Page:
General Gerasimov said the American-led coalition in Syria was informed of the Russian convoy’s passage and that it was the US convoy that was attempting to block and delay the Russians’ passing through the area. The Pentagon confirmed the conversation, but none of the details announced by the Russians.

The National Security council released a statement to CNN that revealed the vehicle struck by the Russians was a Mine-Resistant Ambush Protected All-Terrain Vehicle (M-ATV) and that Russia’s behavior was “a breach of deconfliction protocols, committed to by the United States and Russia in December 2019.”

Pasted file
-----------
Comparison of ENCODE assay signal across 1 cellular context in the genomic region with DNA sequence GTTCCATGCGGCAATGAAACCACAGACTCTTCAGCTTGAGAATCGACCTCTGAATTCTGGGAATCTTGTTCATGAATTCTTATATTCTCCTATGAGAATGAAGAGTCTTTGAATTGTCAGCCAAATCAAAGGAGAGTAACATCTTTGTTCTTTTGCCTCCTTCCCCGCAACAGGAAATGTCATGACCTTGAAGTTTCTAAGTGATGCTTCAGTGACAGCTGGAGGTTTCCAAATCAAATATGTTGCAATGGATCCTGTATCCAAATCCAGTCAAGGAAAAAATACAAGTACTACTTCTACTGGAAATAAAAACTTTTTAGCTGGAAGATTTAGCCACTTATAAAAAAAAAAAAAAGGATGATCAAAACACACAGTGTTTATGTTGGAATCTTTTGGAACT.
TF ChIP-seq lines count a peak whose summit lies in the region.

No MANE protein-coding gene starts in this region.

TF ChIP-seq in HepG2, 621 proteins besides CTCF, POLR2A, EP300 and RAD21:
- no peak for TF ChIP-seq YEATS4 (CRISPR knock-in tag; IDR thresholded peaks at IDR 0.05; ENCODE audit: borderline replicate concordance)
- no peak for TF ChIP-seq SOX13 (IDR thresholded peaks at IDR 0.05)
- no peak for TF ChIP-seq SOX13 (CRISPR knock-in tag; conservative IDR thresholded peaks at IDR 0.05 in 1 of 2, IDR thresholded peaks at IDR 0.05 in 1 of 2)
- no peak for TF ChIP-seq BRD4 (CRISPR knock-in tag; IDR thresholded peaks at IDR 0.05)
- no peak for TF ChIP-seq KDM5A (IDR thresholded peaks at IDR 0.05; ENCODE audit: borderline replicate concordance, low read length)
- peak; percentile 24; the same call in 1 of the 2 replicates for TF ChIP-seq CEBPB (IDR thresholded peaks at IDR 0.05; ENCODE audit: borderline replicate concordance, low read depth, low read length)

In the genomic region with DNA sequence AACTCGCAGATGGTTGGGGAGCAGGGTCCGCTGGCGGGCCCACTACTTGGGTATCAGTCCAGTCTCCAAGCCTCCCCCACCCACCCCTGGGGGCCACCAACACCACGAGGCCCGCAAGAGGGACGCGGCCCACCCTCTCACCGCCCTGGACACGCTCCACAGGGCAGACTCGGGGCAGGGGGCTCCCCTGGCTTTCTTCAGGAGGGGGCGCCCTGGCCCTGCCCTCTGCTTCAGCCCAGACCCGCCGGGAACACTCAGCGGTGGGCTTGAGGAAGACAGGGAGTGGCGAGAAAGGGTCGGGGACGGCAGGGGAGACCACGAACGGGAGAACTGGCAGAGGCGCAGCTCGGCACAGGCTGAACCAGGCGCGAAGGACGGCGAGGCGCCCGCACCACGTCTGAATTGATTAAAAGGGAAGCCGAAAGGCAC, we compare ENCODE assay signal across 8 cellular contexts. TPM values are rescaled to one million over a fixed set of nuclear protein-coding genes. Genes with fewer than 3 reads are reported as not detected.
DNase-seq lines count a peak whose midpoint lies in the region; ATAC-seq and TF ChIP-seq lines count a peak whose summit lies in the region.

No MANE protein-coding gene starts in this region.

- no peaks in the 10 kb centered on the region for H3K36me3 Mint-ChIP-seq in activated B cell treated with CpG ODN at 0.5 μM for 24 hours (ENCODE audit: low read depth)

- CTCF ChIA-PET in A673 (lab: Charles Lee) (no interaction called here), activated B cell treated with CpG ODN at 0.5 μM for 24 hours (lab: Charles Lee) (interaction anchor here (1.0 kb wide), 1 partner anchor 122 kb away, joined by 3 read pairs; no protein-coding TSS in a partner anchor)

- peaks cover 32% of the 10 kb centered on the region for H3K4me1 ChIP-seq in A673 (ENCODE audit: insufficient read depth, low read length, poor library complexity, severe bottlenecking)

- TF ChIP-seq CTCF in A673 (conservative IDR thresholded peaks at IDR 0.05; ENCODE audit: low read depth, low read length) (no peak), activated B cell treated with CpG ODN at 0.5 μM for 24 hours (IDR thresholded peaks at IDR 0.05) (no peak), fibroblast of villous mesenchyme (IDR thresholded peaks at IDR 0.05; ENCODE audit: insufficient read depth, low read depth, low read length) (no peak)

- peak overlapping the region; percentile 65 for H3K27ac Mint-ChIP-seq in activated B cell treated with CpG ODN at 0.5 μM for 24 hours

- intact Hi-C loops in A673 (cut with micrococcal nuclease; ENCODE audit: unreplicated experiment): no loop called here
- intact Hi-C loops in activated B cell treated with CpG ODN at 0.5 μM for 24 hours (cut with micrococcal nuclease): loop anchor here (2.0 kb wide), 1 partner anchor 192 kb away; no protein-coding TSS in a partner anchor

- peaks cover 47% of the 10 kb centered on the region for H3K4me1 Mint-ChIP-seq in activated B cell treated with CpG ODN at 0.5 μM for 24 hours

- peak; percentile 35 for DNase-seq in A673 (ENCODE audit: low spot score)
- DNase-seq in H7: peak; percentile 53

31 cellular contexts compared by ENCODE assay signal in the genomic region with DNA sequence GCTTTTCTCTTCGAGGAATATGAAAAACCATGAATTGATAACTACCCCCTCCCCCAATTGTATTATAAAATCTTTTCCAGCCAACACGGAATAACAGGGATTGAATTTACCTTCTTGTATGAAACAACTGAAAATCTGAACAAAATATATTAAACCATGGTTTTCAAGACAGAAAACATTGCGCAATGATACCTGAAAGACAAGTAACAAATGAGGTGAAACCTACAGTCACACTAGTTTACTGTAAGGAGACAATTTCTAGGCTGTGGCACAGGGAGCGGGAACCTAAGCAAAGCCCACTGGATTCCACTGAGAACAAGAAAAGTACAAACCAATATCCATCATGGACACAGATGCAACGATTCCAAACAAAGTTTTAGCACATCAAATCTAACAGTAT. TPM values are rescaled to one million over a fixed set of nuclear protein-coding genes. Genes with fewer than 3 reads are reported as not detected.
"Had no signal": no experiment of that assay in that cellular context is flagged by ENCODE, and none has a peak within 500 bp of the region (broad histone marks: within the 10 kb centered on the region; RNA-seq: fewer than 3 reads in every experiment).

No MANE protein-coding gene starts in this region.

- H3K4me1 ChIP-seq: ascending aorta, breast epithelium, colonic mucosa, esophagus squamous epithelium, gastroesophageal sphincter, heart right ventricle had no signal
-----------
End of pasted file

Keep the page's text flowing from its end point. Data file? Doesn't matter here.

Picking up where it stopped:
This most recent clash between American and Russian military forces came near the northeastern Syrian town of Dayrick. A number of incidents involving US troops coming under attack from Russian-back Syrian government forces have occurred in recent weeks, including a rocket attack on a U.S. base and a skirmish between Syrian and American convoys.

Russia is opposed to the continued American presence in the SDF-controlled eastern provinces of Syria, which contain much of the country’s oil fields – and are used by the Kurdish-led SDF to fund its continued anti-ISIS operations in Syria. Though President Trump has ordered all but 500 US troops to leave Syria, the United Nations estimates there are still some 10,000 or more ISIS-affiliated fighters operating in the country.

The last time American forces engaged in a direct altercation with Russians in Syria, it resulted in a four-hour firefight between Syrian government troops with the help of Russian mercenaries and a cadre of U.S. troops in an SDF headquarters building. No Americans were harmed.